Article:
# the simulation runs (running == True)
        # It gets new data (fake random data) and pushes it to the frames.
        # concatenate data on the time x-axis
        new_x_data = time.time()
        self.xdata = jk.core.add_datapoint(self.xdata,
        # concatenate data on the fake data y-axis
        new_y_data = np.random.random()*1.05
        # check overflow for the new data point
        if new_y_data > 1:
            # send warning to the text-frame
            self.mytext.add_text('Some data bumped into the ceiling: '
        self.ydata = jk.core.add_datapoint(self.ydata,
        # prepare the time axis
        t = np.round(self.xdata-self._t0, 1)
        # push new data to the graph
        self.mygraph.set_xydata(t, self.ydata)

    @_callit('before', 'exit')
    def exit_warning(self):
        # Just a warning, automatically called with the exit method, and
        # before the exiting actually takes place (closing frames, etc)
        print("You're about to exit, frames will disappear in 1 second")

t = test()

Here is what it should look like:

You should see a 'snake' going through the graph-frame, but after 10 seconds it is gone (that was on purpose, for the sake of the demo!). Type (line by line):

t.mygraph.xnpts = 50
t.mygraph.freq_up = 2
t.mygraph.xylim = (None, None, 0, 1)

Now that should be better, displaying the latest 50 points at a slower pace (twice a second), and the x-axis is auto-adjusting. Let's stop and reinitialize the graph with slightly different parameters:

t.mygraph.reinit(bgcol='w', axrect=(0,0,1,1), xylim=(None, None, 0, 1))

Too easy!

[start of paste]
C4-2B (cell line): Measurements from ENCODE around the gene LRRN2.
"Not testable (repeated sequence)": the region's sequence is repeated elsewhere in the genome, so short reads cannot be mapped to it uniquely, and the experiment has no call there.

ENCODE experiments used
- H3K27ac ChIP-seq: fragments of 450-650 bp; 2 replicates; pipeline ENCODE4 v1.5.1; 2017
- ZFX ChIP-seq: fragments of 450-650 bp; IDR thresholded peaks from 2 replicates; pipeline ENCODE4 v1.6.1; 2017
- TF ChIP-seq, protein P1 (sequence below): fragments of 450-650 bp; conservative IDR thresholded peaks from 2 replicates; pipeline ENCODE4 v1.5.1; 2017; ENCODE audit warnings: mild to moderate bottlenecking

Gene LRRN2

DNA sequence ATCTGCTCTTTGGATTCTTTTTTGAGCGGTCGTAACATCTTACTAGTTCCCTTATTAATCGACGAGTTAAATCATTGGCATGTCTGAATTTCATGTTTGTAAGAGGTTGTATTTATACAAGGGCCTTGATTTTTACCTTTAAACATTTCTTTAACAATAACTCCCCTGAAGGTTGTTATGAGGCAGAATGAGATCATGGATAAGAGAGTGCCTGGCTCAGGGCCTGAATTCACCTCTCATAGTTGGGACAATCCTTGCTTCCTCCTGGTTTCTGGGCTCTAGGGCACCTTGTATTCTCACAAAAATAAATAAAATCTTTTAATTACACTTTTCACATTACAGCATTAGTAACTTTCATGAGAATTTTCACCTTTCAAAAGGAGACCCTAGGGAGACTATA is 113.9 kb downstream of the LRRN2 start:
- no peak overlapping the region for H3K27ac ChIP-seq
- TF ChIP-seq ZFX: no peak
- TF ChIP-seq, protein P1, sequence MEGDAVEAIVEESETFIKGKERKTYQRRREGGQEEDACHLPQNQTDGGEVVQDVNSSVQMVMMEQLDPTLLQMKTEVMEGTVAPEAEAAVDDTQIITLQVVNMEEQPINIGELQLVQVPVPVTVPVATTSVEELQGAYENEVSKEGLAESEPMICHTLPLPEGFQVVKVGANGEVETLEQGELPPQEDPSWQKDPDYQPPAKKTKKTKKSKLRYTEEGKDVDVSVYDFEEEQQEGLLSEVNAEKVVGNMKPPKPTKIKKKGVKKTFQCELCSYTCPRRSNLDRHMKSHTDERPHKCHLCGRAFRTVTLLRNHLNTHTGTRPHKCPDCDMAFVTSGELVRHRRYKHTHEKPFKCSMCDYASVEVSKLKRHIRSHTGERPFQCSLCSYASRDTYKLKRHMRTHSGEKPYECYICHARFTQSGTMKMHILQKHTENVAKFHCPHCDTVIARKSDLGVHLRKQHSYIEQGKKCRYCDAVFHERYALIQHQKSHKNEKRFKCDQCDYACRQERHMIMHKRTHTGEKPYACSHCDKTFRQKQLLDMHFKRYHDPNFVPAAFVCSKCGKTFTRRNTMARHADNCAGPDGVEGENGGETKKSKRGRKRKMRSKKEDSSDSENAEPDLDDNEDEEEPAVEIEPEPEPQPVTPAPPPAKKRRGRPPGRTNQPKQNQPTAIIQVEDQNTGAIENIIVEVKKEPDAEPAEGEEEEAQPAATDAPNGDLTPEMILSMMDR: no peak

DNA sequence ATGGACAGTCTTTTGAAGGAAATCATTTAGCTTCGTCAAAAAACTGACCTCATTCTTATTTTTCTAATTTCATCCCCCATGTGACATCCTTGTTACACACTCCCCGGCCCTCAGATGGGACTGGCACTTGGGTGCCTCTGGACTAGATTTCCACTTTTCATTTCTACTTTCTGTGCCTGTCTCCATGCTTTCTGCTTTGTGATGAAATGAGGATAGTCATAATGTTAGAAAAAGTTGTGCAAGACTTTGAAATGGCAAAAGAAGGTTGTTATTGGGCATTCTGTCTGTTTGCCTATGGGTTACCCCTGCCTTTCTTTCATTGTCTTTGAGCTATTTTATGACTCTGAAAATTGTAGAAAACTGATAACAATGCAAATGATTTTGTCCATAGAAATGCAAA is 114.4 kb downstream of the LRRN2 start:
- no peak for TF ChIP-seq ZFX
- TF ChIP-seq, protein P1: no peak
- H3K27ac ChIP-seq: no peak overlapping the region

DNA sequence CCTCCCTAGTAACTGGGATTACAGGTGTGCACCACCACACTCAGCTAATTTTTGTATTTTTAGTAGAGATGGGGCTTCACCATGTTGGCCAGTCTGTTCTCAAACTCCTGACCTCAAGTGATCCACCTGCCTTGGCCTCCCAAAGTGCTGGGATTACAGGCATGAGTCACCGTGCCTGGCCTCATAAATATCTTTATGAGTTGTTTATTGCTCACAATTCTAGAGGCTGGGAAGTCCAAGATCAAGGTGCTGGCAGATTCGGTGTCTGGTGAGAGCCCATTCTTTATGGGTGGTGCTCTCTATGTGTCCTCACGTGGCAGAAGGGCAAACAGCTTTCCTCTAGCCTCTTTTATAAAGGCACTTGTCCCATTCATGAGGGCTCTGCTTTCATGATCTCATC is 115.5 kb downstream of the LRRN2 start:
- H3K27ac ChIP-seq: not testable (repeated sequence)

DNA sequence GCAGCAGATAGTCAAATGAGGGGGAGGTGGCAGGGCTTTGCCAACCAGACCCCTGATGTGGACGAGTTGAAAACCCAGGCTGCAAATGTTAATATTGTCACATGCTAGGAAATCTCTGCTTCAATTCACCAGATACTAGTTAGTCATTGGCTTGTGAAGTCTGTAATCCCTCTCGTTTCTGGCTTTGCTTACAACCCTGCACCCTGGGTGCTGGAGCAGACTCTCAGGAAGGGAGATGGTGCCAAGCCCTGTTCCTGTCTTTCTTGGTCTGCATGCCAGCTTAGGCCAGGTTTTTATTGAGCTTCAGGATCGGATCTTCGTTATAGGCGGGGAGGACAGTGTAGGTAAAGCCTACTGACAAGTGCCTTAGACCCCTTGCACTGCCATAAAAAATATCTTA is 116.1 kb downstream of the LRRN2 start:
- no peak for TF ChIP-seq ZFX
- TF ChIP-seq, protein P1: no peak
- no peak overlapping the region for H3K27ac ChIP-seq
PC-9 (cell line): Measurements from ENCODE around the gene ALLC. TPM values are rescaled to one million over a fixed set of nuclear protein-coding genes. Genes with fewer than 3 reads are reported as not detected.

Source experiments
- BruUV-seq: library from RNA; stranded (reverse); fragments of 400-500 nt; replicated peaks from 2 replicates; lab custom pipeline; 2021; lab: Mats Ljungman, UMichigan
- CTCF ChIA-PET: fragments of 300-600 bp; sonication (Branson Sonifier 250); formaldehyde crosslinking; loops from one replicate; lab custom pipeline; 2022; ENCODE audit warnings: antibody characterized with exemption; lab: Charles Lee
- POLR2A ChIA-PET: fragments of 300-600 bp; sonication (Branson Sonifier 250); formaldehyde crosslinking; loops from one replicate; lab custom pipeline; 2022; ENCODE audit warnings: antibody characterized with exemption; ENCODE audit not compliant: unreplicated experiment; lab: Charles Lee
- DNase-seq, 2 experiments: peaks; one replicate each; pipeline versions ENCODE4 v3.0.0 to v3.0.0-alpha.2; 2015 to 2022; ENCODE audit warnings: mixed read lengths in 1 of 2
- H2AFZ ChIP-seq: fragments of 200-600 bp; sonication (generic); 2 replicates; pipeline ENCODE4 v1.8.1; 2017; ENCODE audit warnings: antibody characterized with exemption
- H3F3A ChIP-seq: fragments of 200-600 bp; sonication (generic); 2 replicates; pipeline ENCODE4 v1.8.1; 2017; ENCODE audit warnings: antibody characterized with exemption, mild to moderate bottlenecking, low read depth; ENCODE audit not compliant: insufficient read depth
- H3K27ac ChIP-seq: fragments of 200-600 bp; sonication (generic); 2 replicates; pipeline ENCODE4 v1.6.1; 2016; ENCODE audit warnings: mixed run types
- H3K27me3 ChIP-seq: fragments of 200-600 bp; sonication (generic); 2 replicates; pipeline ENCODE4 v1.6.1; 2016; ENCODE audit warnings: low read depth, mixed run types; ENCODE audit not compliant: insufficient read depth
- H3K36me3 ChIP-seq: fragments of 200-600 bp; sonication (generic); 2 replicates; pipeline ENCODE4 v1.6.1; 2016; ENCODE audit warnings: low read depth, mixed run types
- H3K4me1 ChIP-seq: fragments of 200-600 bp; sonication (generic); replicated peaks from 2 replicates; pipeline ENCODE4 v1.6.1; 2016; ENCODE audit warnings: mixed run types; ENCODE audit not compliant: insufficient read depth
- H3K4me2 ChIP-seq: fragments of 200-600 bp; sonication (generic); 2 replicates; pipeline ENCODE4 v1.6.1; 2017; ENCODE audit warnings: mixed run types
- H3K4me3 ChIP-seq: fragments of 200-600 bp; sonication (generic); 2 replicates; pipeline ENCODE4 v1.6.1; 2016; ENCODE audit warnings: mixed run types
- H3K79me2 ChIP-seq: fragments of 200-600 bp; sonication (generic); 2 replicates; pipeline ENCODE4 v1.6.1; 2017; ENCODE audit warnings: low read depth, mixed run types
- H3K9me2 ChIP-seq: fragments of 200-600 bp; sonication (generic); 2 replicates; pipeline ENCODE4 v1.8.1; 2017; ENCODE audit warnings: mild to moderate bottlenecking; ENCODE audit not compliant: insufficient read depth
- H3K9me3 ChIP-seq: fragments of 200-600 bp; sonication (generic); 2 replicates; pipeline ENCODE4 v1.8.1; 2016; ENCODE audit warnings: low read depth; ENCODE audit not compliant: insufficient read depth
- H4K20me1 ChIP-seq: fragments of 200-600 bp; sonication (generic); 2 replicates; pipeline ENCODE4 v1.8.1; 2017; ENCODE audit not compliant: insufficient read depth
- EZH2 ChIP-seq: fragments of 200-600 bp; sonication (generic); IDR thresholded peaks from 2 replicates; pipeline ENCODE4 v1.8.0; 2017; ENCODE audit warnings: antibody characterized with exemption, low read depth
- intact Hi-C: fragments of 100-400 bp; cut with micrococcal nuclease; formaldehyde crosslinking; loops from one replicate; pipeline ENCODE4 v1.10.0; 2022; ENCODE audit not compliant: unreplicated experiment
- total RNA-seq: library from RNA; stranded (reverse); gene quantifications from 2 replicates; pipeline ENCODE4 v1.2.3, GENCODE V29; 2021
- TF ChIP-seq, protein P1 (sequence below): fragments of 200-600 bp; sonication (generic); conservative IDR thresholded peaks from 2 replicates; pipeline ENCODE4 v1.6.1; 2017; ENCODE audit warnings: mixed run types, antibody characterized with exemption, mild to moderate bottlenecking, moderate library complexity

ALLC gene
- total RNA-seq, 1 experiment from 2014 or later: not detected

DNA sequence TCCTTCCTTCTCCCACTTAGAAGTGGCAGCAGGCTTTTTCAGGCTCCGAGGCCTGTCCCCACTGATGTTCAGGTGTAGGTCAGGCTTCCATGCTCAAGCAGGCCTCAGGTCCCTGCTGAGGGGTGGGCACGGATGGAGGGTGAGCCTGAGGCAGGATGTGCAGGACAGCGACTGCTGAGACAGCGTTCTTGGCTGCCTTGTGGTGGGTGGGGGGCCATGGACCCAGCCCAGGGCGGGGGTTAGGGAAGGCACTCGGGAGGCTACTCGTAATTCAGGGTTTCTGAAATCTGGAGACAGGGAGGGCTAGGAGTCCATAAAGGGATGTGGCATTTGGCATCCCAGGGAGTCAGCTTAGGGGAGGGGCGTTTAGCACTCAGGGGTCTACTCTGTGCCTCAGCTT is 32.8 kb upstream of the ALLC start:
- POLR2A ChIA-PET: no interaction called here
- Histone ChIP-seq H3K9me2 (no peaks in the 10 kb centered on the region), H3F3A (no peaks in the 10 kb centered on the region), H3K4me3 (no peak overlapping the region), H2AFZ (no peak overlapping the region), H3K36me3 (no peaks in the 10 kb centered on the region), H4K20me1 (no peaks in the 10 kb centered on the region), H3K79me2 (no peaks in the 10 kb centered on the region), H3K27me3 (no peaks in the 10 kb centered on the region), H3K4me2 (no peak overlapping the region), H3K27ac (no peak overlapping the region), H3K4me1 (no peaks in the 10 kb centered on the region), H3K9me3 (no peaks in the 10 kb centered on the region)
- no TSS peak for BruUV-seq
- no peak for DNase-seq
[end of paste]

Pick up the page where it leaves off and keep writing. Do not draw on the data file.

Note that this is a quick overview of the main point of this package. Other frames than simple text or graph are available: image, multi-line graph, 2D+color scatter graph, etc. Checkout the for further details.


Refer to this page,


Joystick requires the following Python packages:

  • tkinter: for the frames GUI
  • NumPy: for basic numerical routines
  • matplotlib: for plotting
  • threading, time, functools, os: for basic stuff


The easiest and fastest way for you to get the package and run is to install joystick through pip:

$ pip install joystick

You can also download joystick source from GitHub and type:

$ python install

Dependencies will not be installed automatically. Refer to the requirements section. If you have an anaconda distribution, you will be good to go.


Code writing

Code contributions are welcome! Just send a pull request on GitHub and we will discuss it. In the issue tracker you may find pending tasks.

Bug reporting

If you think you've found one please refer to the issue tracker on GitHub.

Additional options

You can either send me an e-mail or add it to the issues/wishes list on GitHub.


If you use joystick on your project, please drop me a line <mailto:{my first name}.{my family name}>, you will get fixes and additional options earlier.


Joystick is released under the GNU General Public License v3 or later (GPLv3+). Please refer to the LICENSE file.